2005 One Fly Event History
Bonehead Conspiracy earns first-ever back-to-back team title; Allen repeats as top guide
By Michael Pearlman
There was no sight more welcome to anglers and guides participating in the 20th annual Jackson Hole One Fly than the mayfly hatch that took place on Saturday.
After enduring cold, rainy weather and slow fishing in the morning, the spectacular afternoon hatch included mayflys of various sizes, bringing big fish to the surface and helping anglers accumulate some of the highest single-day scores of the weekend.
“We were down right about Elbow campground and the river was literally boiling,” said veteran guide Scott Hocking of Teton Troutfitters. “It was going on for as far as you could see – one of those fantastic moments to be on the water. It wasn’t accompanied by wind, and all those magic things lined up and it was amazing to be out there right then. It leaves you grinning, especially when you’ve been wearing everything you own to stay warm.”
Hocking was honored with the Carmichael-Cohen memorial guide award at Sunday night’s banquet. Along with Tom Coy and Phil Steck, Hocking has guided in every One Fly competition held in Jackson Hole since the first competition in 1986. Also receiving awards for their long-term commitment to the event were Stan Chatham and Tom Chrystie, who have competed in the One Fly every year.
Sponsorships, entry fees and an auction held during the One Fly raises approximately $100,000 annually for stream improvement projects in the Snake River drainage. Those funds are matched by the nonprofit National Fish and Wildlife Foundation, and together nearly $1 million was raised in 2004. Last year, the One Fly Capital Foundation awarded $50,000 for the rehabilitation of Flat Creek, while past projects have included funding of the Willow Creek pack bridge, constuction of restrooms at the Pritchard Creek boat launch and restoration of tributaries along the South Fork of the Snake.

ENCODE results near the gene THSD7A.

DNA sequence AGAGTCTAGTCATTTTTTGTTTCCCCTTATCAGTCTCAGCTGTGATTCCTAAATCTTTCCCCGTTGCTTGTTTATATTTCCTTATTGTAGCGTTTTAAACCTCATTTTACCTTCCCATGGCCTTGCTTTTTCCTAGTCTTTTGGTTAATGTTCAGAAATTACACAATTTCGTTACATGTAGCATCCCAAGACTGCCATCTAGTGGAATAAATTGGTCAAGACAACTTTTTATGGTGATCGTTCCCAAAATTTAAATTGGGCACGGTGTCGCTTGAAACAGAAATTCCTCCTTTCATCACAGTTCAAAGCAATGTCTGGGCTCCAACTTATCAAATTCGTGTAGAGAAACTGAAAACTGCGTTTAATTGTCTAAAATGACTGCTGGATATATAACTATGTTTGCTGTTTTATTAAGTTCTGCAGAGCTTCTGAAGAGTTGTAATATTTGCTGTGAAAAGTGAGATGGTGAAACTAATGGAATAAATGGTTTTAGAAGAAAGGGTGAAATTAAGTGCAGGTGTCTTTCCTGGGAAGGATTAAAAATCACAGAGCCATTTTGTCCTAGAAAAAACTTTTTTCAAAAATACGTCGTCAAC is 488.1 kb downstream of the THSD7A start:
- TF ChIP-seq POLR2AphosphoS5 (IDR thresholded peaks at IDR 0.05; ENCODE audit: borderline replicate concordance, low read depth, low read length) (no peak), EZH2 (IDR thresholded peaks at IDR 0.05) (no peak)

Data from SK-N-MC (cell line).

For the second year in a row, the talent-laden Bonehead Conspiracy team took home the team title, amassing a two-day total of 2,550 points to defeat the Royal Wulffs, who finished with 2,298 points. Team member Mike Lawson was the first place pro angler, finishing with a two-day total of 637 points while team member Larry Bashford raked in 640 points on Saturday on the Moose to Wilson stretch of the Snake with guide Trey Scharp.
Bashford said his success could be attributed to “Having the good guide, on the right stretch on the good day.”
Jimmy Gabetas’s size 10 Turck Tarantula, aka the famous Jimmy Z, featured speckled legs and was used by all the competitors who fished with guide Boots Allen on the Moose to Wilson stretch. Allen’s boats earned a two-day total of 1,765 points to give him top guide honors for the second year in a row.
“It’s these center runs on the Snake that are the hot sections,” said Allen.
Bob Williamson’s fly the “BSF” was the fly of the year (see below).
The invitation-only event features 40 teams of four fishing 12 river sections stretching from Jackson Lake Dam to the South Fork of the Snake in Idaho. During the competition, participants select and use one fly each day. If that fly is lost or destroyed, competitors must retire from the day’s competition. Points are awarded according to the size and number of fish caught.